Conclusions: Stringent measures need to be taken, including the dissemination of information, strict screening of blood, inclusion of the antibody to the hepatitis B core antigen and other sensitive markers for the screening protocol, and better donor recruitment.


HBsAg, HCV, blood donors

Approximately 30% of the world’s population or about 2 billion persons have serological evidence of either a current or past infection with HBV. Countries are classified on the basis of the endemicity of the hepatitis B virus (HBV) infection into high (8% or more) intermediate (2-1%) or low (less than 2%) incidence countries (1). The HBV and the HCV infections are transfusion transmissible infections; hence, it is mandatory to test all blood and blood components for the presence of HBV and HCV (2). Sero- surveys are one of the primary methods which can be used to determine the prevalence of HBV and HCV, as they give an idea about the prevalence of these diseases in the community and help in the creation of long-term strategies to improve the public health and to prevent spreading of the disease in the local population (2).

HBV is an enveloped DNA virus which belongs to the hepadnavirus family and HCV is an enveloped RNA virus which belongs to the flavivirus family (1). Both the viruses have the following common characteristics (i) presence of these agents in different constituents of blood (ii) a prolonged incubation period for the development of clinical symptoms (iii) ability to cause asymptomatic infections (iv) prolonged persistence in donor blood, giving rise to a carrier or a latent state and (v) stability in the stored blood and the plasma fraction at 4oC or lower (1). Although blood transfusion can be life-saving, there is an associated risk of an error in the entire process of the transfusion chain, right from the selection of the donors to the testing of patients and we are far from achieving a zero risk status (2). Only continuous improvement, careful donor selection, proper selection of the sensitive screening tests, adequate quality control measures and effective inactivation procedures can ensure the elimination, orat least reduction, of the risk of acquiring transfusion transmitted infections (2).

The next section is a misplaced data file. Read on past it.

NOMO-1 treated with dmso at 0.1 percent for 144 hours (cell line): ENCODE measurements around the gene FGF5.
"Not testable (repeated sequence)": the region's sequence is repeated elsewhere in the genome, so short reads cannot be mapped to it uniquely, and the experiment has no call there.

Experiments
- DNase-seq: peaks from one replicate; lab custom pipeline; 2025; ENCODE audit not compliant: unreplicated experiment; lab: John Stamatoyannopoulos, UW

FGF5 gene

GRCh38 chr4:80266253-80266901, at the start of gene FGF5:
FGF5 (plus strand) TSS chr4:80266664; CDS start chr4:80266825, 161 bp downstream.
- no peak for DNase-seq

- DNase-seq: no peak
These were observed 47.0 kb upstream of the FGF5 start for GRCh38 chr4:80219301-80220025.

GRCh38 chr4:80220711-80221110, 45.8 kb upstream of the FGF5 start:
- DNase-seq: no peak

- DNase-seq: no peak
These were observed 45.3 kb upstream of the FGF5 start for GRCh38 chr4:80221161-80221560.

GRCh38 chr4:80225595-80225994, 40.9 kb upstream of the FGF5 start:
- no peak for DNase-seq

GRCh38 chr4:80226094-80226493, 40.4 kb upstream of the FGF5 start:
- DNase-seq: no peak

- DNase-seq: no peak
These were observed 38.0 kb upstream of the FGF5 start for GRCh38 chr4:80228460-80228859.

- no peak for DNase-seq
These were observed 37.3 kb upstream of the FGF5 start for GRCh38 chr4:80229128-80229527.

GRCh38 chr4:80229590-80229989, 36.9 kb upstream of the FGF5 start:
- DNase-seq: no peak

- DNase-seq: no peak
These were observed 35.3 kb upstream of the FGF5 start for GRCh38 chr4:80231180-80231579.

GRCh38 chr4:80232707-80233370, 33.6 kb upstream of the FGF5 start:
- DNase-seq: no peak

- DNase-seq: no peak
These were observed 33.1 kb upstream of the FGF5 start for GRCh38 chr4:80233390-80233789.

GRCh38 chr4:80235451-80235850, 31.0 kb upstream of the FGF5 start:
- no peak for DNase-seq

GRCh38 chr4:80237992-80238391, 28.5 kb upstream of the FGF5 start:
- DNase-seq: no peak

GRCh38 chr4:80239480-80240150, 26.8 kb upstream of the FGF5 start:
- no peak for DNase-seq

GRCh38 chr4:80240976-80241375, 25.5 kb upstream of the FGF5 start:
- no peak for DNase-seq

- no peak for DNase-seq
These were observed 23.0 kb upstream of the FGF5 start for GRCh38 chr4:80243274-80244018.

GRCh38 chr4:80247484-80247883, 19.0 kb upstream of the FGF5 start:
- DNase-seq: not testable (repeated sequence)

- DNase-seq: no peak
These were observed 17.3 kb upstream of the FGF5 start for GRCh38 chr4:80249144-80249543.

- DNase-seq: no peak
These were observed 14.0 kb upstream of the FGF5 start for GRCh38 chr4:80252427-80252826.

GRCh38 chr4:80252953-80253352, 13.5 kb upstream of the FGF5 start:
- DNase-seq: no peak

Material and Methods